He's 5-foot-8, 265 lbs. And yes, he mashes

September 22nd, 2020

Welcome to the legend of . He’s here, he’s real and he just had his coming out party against the New York Yankees.

Kirk is one of the most unique players in Major League Baseball, regardless of whether you’re looking at your TV screen or the box score. In the box, the 5-foot-8, 265-pound Kirk barely has a height advantage over the catcher crouching behind him. On the bases, he makes Vladimir Guerrero Jr. look like Usain Bolt. Alejandro Kirk is not what you’d expect, and that’s what makes him special.

In Monday night’s 11-5 win over the Yankees in Buffalo, N.Y., Kirk was already 3-for-3 with a double and a near miss for his first career home run when he stepped to the plate in the seventh. This time he didn’t miss. Kirk launched it to the opposite field again, but this one had the legs, carrying over the wall for Toronto’s 11th run and sending the dugout into a frenzy.

“To be honest with you, I didn’t think it was going to be out,” Kirk, a native of Mexico, said through a club translator. “But then I saw Judge going back, back. In that moment, when he hit the fence, I knew it. It was great. The feeling of running around the bases was great. It’s still good, even right now.”

Kirk doesn’t just have fans in Canada, either. His teammates, nearly all of whom are playing alongside him for the very first time, have embraced Kirk, and nights like this one only make it easier.

“It can’t get any better for me,” Kirk said. “They welcomed me. All of the guys are great with me since I got here and they all talk with me. Little by little, we’re getting to know each other better and I’m trying to communicate with them a little bit more. I can’t ask for more from the guys.”

Monday’s performance made Kirk the first catcher age 21 or younger to record a four-hit game since the Twins' Joe Mauer in 2004. Along with Guerrero Jr., who went 3-for-3 with three RBIs, the two became just the second pair of teammates aged 21 or younger in the modern era to have three-plus hits and two-plus extra-base hits in the same game, joining Hall of Famers Ted Williams and Bobby Doerr of the Red Sox in 1939.

Kirk is a natural, which is a word we throw around loosely at times, but he embodies the idea completely. He doesn’t have the raw physical tools of so many other players on this roster, but watching Kirk in the Minor Leagues and now with the Blue Jays, the game seems to unfold just a bit slower for him. That’s why he’s handled the jump from Class A Advanced Dunedin to the big leagues without blinking an eye.

Kirk’s offensive value is a simple combination of two factors, and it begins with his approach, which is one of the best in the organization. Over 151 career games in the Minors, Kirk walked 89 times but struck out just 60. That’s good for a .418 on-base percentage, making him an incredibly reliable plate appearance for such a young hitter. What that all sets up, though, is the other piece to the puzzle, which is Kirk’s habit of lighting up Statcast with hard contact.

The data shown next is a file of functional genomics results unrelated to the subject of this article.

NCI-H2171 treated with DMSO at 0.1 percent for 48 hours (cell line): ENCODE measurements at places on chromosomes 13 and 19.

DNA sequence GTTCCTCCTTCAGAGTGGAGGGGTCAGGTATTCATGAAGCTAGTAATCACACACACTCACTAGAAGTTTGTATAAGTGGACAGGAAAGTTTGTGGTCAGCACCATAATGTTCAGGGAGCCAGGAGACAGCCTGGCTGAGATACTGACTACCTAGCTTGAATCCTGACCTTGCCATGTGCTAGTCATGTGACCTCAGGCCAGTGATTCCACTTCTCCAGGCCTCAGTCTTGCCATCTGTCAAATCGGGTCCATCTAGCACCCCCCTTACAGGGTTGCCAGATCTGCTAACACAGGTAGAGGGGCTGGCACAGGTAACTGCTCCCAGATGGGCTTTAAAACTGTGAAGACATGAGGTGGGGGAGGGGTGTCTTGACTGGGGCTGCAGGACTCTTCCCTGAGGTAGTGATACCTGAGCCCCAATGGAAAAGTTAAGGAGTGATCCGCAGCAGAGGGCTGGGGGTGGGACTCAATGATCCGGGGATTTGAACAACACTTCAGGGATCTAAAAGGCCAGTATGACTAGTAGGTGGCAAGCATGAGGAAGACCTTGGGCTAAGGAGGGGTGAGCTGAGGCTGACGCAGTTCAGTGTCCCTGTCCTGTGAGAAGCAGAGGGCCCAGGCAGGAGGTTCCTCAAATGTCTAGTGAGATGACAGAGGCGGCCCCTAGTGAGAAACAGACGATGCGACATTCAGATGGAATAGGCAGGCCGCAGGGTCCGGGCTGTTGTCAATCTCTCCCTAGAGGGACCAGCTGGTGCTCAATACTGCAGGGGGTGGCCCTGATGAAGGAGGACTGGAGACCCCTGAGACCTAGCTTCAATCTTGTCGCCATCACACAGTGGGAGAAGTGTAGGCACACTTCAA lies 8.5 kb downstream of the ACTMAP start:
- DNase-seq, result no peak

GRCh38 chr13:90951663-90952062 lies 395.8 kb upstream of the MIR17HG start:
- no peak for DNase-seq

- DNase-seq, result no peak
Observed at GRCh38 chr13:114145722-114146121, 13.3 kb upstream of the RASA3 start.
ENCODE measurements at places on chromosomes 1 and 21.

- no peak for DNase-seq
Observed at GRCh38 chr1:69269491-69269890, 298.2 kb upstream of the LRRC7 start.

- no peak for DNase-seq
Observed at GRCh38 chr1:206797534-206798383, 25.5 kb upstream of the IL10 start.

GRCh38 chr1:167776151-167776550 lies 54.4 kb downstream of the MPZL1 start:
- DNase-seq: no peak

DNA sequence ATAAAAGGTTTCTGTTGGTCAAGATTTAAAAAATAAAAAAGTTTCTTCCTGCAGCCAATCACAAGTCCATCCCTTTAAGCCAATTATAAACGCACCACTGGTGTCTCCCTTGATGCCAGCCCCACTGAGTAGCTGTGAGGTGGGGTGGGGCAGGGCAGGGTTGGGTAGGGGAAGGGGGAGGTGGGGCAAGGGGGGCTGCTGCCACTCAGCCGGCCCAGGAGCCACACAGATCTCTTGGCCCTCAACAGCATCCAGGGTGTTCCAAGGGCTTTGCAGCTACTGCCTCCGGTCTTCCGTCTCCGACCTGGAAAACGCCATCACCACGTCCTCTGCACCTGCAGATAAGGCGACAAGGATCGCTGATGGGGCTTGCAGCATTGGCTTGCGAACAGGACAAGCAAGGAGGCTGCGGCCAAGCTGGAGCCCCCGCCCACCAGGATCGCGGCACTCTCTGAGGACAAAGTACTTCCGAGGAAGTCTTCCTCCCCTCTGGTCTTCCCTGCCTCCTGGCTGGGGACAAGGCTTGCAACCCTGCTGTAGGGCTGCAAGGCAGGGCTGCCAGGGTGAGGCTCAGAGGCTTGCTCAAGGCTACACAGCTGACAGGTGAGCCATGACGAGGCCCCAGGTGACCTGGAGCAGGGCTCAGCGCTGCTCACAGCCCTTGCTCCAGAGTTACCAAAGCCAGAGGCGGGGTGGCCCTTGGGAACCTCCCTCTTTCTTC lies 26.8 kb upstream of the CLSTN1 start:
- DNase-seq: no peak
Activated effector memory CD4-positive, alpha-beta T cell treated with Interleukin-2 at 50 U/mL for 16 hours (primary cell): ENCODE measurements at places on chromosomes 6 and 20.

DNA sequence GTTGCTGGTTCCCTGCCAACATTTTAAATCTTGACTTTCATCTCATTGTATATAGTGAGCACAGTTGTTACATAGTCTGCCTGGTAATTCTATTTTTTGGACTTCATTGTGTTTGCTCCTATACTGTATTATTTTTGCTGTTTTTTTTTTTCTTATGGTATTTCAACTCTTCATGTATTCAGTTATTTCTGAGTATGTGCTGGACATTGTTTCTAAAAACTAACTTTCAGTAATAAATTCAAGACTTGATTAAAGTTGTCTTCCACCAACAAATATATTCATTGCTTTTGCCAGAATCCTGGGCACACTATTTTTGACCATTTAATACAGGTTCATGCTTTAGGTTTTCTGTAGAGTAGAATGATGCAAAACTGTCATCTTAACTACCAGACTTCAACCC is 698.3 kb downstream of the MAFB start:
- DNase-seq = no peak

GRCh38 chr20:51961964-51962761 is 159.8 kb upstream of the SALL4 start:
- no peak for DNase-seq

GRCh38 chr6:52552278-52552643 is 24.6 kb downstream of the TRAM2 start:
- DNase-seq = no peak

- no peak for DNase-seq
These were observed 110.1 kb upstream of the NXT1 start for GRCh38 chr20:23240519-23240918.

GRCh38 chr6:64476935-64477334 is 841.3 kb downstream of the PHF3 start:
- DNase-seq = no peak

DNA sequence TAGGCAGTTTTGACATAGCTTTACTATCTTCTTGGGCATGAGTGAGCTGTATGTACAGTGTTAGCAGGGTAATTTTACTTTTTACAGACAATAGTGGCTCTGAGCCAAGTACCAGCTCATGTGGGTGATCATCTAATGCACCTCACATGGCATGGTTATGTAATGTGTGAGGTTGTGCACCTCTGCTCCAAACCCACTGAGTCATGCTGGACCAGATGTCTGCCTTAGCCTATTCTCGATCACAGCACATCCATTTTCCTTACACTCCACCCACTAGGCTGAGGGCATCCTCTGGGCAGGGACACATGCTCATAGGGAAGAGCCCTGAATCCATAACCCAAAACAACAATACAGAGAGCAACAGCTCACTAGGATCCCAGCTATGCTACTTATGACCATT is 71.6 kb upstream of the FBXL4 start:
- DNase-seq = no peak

Kirk ripped his two singles in the series opener at 106.6 mph and 104.6 mph, the latter of which hit off the top of the right-field wall. Entering Monday, a whopping five of the nine balls Kirk had put in play were hit harder than 100 mph. No, Kirk won’t beat out any infield singles, but he doesn’t need to.

It’s also important to note just how strongly the Blue Jays' front office feels about Kirk’s work behind the plate. Upper management believes he belongs there, and so does manager Charlie Montoyo.

“He’s done a great job receiving. I’m impressed with that,” Montoyo said. “Blocking balls, too, he’s been really good. I’m impressed with his overall game, to tell you the truth.”

Danny Jansen remains the starter behind the plate, but the Blue Jays need Kirk’s bat in the lineup. Tasking a 21-year-old old with handling a new pitching staff in the club’s first postseason appearance since 2016 would be a big ask, but the DH spot seems like a perfect home for Kirk in these coming weeks. He’s also a great option to bring off the bench, if that situation arises, given how reliably he puts the ball in play without creating empty outs.

Entering play on Monday, the Blue Jays were getting a .271 average and an .807 OPS from their DH spot, so it hasn’t been a black hole by any means, but much of that is the product of Guerrero Jr. and other players who have cycled through. Barring a surprise return from the injured Rowdy Tellez, the door is suddenly wide open for Kirk to come out of nowhere and play an everyday role in the postseason.